Over the past three decades, Perry Farrell has made his name as a cutting-edge singer and songwriter (inspiring an entire generation of bands, including Nirvana, Rage Against the Machine, and Nine Inch Nails, with the Grammy-nominated Jane’s Addiction), an electronic music artist and producer, a visual artist, and an environmental and social activist. He is also well-known as the larger-than-life founder, curator, and self-proclaimed host of the groundbreaking music and lifestyle festival Lollapalooza, which has established him not only as a culturally impactful music icon but also a business-savvy sharp-shooter, albeit not a typical one.

“My mind is not focused solely on the money,” says Farrell, an early denizen of the Los Angeles art-punk club scene in the mid-’80s whose first experience as a promoter was organizing events where people were bused to the California desert to see experimental bands. “My mind has been focused on success, which means asking myself if something is, first, an artistic success and second, whether it has drawn people’s attention. For me, it’s art and concept first, people next, and the money then follows so we can plow it back into something even bigger and better. Most promoters put their festival line-up together by looking at who’s selling tickets according to [concert trade industry magazine] Pollstar. To me, that’s like getting dressed by looking at a Sears catalog. There’s no sense of style. I go by my ear and by my guts. It’s a natural alchemy; it can’t just be by-the-numbers.”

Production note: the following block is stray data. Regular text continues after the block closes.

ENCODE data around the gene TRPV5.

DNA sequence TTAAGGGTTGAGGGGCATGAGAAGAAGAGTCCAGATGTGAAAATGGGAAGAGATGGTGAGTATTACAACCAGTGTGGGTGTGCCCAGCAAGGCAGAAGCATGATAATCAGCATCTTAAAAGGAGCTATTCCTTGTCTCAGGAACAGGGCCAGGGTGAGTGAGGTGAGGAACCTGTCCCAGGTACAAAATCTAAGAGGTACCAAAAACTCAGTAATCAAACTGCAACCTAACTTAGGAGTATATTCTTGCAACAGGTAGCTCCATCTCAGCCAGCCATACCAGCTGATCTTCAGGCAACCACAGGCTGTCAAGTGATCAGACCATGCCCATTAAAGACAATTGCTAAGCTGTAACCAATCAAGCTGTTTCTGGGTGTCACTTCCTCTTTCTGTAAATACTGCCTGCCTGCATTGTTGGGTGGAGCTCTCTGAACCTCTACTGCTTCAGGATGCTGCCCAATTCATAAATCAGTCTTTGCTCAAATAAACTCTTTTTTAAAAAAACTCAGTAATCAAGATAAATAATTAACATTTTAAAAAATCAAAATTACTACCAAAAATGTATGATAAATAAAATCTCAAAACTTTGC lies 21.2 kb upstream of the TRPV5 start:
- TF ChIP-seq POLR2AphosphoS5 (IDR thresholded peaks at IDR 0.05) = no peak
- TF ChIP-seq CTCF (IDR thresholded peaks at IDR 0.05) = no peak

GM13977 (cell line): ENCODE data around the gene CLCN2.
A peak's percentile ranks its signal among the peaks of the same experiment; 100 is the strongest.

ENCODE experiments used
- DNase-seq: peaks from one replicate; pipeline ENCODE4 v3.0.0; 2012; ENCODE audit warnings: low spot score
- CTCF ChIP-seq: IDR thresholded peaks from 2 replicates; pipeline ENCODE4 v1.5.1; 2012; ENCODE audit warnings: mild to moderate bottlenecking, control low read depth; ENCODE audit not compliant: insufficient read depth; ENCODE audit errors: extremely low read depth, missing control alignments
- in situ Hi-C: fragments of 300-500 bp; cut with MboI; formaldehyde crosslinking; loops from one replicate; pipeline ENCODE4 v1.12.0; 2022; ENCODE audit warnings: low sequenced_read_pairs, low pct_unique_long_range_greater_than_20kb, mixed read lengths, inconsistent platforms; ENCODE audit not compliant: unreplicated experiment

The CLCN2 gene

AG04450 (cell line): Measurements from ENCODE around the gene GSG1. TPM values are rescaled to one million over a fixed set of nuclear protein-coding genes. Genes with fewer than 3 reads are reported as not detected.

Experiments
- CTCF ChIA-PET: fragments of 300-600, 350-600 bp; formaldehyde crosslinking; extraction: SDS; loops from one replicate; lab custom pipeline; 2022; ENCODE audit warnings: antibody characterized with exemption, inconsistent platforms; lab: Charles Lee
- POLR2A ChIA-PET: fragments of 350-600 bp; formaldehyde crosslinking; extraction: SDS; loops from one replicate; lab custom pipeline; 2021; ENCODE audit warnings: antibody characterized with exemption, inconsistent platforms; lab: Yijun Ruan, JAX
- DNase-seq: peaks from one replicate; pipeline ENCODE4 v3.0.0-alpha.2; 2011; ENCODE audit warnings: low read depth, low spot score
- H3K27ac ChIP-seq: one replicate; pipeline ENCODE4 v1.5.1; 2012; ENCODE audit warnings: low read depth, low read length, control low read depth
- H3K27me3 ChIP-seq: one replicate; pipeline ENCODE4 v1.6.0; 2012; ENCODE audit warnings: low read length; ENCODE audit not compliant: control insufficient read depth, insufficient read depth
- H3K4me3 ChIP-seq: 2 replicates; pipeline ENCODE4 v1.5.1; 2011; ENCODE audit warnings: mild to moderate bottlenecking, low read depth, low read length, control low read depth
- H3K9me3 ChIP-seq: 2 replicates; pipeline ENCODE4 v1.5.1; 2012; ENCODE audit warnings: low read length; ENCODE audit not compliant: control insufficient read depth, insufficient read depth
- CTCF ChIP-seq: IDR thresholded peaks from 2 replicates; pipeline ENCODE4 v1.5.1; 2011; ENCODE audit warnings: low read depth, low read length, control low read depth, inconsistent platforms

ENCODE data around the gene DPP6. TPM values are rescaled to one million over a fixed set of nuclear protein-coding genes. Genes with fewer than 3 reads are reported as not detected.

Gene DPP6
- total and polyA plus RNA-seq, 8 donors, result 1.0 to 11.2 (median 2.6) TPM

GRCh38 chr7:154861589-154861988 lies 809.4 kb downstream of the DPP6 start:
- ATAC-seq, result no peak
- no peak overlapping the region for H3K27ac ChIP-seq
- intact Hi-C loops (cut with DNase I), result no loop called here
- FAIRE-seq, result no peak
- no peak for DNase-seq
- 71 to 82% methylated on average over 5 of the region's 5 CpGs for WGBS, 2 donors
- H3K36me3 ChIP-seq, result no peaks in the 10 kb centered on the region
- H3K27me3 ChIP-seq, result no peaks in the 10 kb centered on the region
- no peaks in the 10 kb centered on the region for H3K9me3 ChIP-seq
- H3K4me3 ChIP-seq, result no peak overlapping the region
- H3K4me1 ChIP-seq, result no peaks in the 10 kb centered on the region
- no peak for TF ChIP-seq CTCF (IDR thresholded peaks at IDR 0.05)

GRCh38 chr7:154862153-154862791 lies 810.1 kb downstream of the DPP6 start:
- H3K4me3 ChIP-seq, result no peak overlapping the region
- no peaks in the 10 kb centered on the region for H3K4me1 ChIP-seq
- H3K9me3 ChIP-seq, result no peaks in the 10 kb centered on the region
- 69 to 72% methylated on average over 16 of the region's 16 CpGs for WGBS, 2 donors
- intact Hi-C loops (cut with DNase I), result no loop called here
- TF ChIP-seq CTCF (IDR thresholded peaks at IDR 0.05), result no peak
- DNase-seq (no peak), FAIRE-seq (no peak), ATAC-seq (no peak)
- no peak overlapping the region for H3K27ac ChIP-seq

Farrell’s unwavering finger on the pulse has led to much praise among his peers in the music community. Often called “the Godfather of Alternative Rock,” Farrell has been recognized for “singlehandedly forging the Lollapalooza Nation, smashing barriers between genres, bringing the fringe into the mainstream, and allowing rockers and rappers to share the same stage for the first time,” by Rage Against the Machine’s Tom Morello. “Just as Sonic Youth opened doors for Nirvana, I can’t even count how many people Perry’s opened the doors for,” former Nirvana drummer and current Foo Fighters frontman Dave Grohl told Time Out. “There was nobody more in tune with alterna-America,” Jim Rose Circus frontman Jim Rose has said of Lollapalooza’s early years. “That guy’s ear was so firmly to the ground you’d need more than a Q-tip to clean it.” Subsequently “what happened with Lollapalooza, and this is Perry Farrell’s genius, is it commodified ‘alternative,’” Living Color’s Vernon Reid told Spin in a 2011 feature article about the festival’s 20th anniversary.